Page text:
In Brisbane’s Fortitude Valley, small architecture practice Twohill and James has created a strong identity for this medical practice, defined by colour, artwork and custom joinery.
Holdsworth House Medical Practice, first established in Darlinghurst, Sydney, has recently extended its health services to Brisbane. Local architects David Twohill and Emma James, of practice Twohill and James, have translated the progressive approach of the medical practice’s directors, Dr Mark Bloch and Dr Dick Quan, through a refurbishment of an existing commercial premises in Fortitude Valley. The project is a physical manifestation of a corporate ethos based on delivering exceptional care with design objectives focused on celebrating the “small moments.”
The reception and waiting area, positioned at the heart of the practice, is a place of calm and respite. Florescent light has been replaced by the warm candescence emanating from the soft curves of a bespoke ceiling “veil.” This element is both the visual centrepiece of the practice and the means by which daytime glare is tempered and luminance manipulated. The curvaceous form provides volume and depth, with the changing mood of the sun and the warm glow of concealed lighting captured within its shapely folds.
Joinery elements comprising a reception desk, waiting lounge, shelves and window box ground the willowy ceiling. Custom-made and off-the-shelf timber elements combine with Twohill and James’ trademark mix of elegance and fun. “Fat and chunky” chair legs satisfy a brief for robustness and are a counterpoint to the fine, tapered furniture legs found elsewhere. Chair arms are smooth and curved in keeping with the circular geometries of the ceiling. Victorian ash, white oak, American oak and walnut timbers are used with contrasting effect to further emphasize arch and circle motifs.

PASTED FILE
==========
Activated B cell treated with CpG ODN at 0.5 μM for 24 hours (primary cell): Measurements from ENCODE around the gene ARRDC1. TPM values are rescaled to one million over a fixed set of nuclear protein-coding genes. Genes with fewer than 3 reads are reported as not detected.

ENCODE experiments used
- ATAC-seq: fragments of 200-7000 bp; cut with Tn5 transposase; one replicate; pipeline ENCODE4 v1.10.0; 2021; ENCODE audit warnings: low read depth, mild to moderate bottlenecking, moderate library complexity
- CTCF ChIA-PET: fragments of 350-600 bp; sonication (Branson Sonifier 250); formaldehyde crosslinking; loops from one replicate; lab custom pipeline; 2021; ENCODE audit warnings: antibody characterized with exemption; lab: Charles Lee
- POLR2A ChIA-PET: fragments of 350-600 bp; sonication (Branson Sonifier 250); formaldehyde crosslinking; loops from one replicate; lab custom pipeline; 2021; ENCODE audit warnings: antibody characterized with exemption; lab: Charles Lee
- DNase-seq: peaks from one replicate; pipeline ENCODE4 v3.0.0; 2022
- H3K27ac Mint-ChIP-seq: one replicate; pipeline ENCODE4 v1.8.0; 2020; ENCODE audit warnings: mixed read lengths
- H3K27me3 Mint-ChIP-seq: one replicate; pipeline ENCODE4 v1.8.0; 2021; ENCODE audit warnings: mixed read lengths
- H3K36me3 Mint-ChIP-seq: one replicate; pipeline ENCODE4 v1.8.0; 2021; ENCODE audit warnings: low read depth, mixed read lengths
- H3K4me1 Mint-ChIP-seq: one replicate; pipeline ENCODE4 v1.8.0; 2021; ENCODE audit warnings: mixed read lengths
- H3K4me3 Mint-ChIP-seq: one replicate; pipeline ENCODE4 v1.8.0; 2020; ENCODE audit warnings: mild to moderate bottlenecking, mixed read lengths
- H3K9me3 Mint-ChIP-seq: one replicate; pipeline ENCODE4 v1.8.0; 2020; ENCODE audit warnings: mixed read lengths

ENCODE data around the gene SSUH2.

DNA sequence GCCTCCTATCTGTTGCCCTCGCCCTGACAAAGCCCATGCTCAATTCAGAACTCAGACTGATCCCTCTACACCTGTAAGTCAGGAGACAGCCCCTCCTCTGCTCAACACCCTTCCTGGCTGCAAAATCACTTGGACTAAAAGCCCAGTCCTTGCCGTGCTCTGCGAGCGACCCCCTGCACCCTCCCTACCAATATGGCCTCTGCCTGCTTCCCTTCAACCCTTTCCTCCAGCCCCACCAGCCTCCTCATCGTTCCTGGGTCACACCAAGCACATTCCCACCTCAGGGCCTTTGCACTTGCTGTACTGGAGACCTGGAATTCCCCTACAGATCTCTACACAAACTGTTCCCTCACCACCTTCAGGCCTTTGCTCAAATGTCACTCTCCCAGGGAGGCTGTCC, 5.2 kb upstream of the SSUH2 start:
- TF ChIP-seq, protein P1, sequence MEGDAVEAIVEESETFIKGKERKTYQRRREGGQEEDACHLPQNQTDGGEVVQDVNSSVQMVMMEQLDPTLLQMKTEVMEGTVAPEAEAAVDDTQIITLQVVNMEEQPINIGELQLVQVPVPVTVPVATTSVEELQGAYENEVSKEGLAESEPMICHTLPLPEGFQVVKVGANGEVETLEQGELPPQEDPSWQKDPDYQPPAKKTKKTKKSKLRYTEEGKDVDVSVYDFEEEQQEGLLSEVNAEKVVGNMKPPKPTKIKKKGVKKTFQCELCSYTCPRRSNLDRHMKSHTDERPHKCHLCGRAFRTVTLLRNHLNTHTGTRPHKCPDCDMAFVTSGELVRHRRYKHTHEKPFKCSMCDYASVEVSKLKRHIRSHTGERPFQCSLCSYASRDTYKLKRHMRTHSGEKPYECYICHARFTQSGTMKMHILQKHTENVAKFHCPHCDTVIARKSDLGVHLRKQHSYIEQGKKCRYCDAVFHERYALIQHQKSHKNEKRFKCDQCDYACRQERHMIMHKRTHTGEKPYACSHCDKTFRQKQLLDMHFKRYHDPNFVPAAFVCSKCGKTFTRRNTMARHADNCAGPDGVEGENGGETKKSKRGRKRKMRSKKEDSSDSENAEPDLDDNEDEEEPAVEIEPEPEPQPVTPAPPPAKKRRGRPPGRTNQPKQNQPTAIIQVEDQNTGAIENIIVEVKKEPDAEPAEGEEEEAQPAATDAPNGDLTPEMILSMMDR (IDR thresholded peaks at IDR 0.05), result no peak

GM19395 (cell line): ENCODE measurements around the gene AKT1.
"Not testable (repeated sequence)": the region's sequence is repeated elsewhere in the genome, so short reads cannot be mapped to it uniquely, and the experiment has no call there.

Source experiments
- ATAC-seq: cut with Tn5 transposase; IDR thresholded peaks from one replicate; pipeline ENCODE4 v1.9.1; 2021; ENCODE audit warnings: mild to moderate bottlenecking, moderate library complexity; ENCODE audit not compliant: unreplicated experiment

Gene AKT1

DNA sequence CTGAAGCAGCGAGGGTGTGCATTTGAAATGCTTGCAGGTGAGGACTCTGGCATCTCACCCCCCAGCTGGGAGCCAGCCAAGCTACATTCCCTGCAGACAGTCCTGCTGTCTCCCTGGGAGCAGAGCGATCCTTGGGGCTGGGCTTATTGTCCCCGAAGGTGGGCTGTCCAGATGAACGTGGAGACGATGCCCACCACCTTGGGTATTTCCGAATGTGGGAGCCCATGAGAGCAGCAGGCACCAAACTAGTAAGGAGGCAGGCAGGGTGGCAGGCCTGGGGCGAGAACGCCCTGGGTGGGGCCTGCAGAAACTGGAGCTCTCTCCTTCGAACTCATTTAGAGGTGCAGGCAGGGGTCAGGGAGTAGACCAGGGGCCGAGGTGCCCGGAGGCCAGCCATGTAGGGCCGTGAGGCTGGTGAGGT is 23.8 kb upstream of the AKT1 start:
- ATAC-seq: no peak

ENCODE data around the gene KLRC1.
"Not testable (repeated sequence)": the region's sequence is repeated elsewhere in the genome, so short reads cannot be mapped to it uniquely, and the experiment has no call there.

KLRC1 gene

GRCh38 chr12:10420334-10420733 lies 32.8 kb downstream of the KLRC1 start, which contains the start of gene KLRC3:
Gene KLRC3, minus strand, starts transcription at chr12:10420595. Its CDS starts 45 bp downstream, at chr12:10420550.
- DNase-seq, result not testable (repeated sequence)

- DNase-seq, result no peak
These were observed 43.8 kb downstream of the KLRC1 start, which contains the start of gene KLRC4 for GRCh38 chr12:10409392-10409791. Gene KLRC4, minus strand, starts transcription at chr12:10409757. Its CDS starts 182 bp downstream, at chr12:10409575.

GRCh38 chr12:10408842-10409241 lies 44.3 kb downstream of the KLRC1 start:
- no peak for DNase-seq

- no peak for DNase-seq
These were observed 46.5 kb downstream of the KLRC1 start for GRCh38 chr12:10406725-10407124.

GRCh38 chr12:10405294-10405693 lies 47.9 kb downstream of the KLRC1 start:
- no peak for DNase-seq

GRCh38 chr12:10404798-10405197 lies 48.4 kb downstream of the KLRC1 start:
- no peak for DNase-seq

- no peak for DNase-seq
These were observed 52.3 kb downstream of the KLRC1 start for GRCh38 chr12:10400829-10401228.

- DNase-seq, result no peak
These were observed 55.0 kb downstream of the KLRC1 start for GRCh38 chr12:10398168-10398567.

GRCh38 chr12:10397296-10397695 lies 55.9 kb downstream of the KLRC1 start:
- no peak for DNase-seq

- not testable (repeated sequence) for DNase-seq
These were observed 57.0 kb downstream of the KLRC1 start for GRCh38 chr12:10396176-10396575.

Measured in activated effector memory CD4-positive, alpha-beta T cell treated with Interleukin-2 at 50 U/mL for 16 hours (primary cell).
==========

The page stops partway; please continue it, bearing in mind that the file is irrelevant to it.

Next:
With walls and ceilings reserved for artwork and light play, corporate colour is represented in the carpet flooring. Elsewhere, restraint and propriety is reinforced through a palette of timber, brass and neutral paintwork. A datum line, struck by the subtle change in colour from white to “piano,” maintains visual order throughout. Artworks by Sydney artist Michael Muir and Queenslander Monica Rohan (curated by Jan Murphy Gallery) replace the typically brochure -laden public spaces, bringing a bright focus to walls and hinting at the cultural interests of Bloch and Quan.
In the consultation rooms, space is at a premium so seats, desks, cupboards, shelving and patient beds have all been custom designed. Despite rigorous planning constraints, beauty is celebrated in the dutiful pairing of seat with window and in the use of skylights to deliver natural light. Such details ensure that the patient’s experience from the front door to the consultation room is convivial. This kind of hospitality is rarely associated with a medical facility.
The unconventional facade comprises panels of steel, mirrored glass and stone, which are designed to hang like works of art. The mirrored glass delivers light to the interior while reflecting the changing street and sky. A discreet fracture made in the highest panel amplifies this animation. The rich strains of magenta onyx create jewel-like accents to the building face while giving a subtle nod to the corporate colour. The exterior presents a contemporary identity for the medical practice while maintaining privacy for the clientele and a sense of intrigue for the passer-by.
The success of this project hinges on two things: the skill of the architects and the trust of the medical practice directors in embracing original design ideas. The fact that the directors are patrons of the arts encouraged much of the architectural expression and provided the platform for design exploration. The smart moves made here to capture and modulate natural light and to “celebrate” the ceiling, the seat and the window are remedial and whole-heartedly uplifting.